What will we see in the coming year in Industrial Internet of Things (IIoT) technology trends, and how will they transform how we work, play, and live? Here are a few musings from Ron Sege's vantage point as Chairman and CEO of Echelon Corp., a leading control networking company for the IIoT:
Spotlight on...lighting. With all the talk of thermostats, wearables, door locks, and security systems in the Internet of Things (IoT), the most ubiquitous “thing” in the world is often overlooked: the 20+ billion lighting fixtures in the world. Outdoor lighting—everything from streetlights to illumination of parking lots, auto dealerships, airports, and shopping malls—will increasingly provide a focal point for IIoT installations because the value of controlling and monitoring each light is so high.
As lighting technologies become more controllable –on/off, dimming, color control/white-tuning, etc.—we will see these fixtures connected to the IIoT at an accelerating rate. In addition, indoor lighting systems will increasingly integrate with other building automation-related networks.
Finally, because lighting fixtures are so ubiquitous, once they become connected they are the natural place to integrate sensors of all kinds. All the talk of intelligent buildings and smarter cities will start shifting to action in 2015.
Convergence, and more convergence. The IoT is about the convergence of previously disparate systems, technologies, and organizations. In the consumer IoT world, look for ever-greater convergence of siloed systems for smart homes so that these solutions become more than simply “remote control of devices using mobile phones.”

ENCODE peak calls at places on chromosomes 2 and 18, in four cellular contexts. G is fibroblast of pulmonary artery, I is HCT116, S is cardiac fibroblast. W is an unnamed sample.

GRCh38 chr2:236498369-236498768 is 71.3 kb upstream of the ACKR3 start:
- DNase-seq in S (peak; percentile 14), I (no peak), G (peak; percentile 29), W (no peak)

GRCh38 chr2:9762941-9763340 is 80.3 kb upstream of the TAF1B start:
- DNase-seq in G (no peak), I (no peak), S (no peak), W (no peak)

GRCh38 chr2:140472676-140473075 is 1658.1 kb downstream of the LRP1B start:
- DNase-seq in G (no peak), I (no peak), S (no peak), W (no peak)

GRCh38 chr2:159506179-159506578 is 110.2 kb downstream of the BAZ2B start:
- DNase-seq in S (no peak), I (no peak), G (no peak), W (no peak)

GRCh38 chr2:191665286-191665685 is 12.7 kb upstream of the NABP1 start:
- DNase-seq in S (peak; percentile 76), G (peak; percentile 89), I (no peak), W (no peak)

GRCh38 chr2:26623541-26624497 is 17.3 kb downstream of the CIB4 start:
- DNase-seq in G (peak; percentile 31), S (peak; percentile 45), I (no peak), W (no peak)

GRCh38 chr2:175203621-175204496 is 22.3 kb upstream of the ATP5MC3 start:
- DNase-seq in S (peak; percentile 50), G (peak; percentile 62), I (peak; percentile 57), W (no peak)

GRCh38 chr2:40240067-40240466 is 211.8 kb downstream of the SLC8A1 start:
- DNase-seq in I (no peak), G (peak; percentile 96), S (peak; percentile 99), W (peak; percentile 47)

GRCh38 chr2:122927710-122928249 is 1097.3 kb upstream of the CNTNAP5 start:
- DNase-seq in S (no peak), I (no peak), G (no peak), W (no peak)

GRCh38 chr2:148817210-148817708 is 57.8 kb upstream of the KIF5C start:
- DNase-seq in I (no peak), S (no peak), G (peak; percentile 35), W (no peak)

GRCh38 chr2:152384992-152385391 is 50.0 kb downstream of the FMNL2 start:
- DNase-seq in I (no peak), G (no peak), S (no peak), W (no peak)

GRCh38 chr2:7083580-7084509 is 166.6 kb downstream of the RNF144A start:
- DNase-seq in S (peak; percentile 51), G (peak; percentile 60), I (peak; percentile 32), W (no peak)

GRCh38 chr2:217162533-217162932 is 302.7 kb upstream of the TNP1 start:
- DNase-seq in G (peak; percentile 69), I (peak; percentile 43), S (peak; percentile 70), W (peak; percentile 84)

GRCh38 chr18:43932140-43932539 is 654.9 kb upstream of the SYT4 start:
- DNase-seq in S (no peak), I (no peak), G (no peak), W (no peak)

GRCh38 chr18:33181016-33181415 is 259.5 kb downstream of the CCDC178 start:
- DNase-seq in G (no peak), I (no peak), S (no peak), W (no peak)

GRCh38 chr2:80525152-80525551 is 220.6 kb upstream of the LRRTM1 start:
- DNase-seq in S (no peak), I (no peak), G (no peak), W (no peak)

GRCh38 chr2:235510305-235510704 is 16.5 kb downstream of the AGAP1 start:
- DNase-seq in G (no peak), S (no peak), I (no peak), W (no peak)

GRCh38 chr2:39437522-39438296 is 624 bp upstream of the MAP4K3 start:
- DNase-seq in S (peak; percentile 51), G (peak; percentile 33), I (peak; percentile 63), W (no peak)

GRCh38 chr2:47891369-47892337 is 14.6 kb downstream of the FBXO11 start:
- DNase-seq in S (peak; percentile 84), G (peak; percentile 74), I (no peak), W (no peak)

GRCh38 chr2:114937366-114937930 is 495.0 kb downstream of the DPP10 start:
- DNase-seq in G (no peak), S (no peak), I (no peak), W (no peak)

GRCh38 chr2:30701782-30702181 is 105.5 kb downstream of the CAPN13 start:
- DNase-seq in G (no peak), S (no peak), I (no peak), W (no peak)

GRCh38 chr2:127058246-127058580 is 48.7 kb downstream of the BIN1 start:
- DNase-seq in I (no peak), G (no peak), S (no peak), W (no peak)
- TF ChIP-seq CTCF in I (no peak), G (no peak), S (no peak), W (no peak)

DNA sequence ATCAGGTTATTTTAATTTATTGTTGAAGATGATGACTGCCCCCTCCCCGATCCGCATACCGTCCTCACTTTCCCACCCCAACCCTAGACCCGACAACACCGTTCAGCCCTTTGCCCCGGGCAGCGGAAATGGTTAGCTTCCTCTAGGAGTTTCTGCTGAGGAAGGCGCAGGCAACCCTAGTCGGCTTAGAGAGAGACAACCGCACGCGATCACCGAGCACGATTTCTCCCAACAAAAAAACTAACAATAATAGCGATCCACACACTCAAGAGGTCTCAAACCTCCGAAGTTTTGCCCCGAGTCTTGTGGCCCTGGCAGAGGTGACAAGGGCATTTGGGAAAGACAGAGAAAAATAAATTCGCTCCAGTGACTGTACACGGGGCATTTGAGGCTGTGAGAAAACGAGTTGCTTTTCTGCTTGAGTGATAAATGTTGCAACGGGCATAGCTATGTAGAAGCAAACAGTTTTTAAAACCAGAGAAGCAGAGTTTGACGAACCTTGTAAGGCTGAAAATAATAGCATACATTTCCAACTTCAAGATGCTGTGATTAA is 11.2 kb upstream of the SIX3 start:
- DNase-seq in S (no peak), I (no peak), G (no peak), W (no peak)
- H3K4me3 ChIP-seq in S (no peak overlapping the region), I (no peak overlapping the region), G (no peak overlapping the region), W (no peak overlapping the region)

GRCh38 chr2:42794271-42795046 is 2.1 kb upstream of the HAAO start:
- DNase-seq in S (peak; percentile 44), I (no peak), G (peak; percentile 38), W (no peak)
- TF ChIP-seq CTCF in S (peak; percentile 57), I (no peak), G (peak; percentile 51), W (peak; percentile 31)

In the Industrial IoT, we expect accelerating convergence of existing, long-lived, operationally oriented devices (what we refer to as operational technology, or OT) with Internet Protocol (IP)-enabled platforms under the domain of information technology (IT) departments. The organizations that recognize this OT/IT convergence, and prepare for it with the right skills and organizational changes, will be the early beneficiaries of the IoT.
We’ll see acceleration of a different kind of convergence as well – in the form of partnerships and mergers and acquisitions among previously disparate companies, even competitors. There’s enormous power in the integration of synergistic technologies, product offerings, and distribution channels. Rather than go it alone, companies will look for ways to optimize their strengths while shoring up their weaknesses. Look for all kinds of unexpected corporate convergences to start flowering in the coming years.
Connectivity convergence, driven by highly optimized and less-expensive chipsets, is taking shape as numerous OT protocols (LonWorks, BACnet, DALI, KNX, etc.) converge to run over IP, enabled on the end device through targeted processing power, optimal memory, and excellent battery life. It is interesting to think that the IoT will drive a different spin on Moore’s Law: Rather than ever-more processing power at the same cost, the IoT will demand ever-more optimized processing power at ever-lower costs.
At the facilities management level, convergence will mean less distinction between traditional building automation (heavily focused on HVAC), lighting controls, window blind/shade controls, security, surveillance, and new kinds of sensor deployments. Also, job titles and duties involving OT—such as facilities managers and manufacturing engineers—will converge with the job titles and duties of IT, such as CIO, networking and database admins, and data analysts. We might see entirely new titles, such as Chief Information and Operations Officer (CIOO). Or will it be COIO?
More products made in the U.S. IIoT technologies will help spur significant efficiency increases in multiple phases of the manufacturing and distribution process. When these technologies are combined with other global trends—such as increases in manufacturing costs in traditionally low-cost regions; a closing of the wage gap globally; and the speed-to-market advantages of local supply chains—it bodes well for a resurgence of the U.S. manufacturing sector.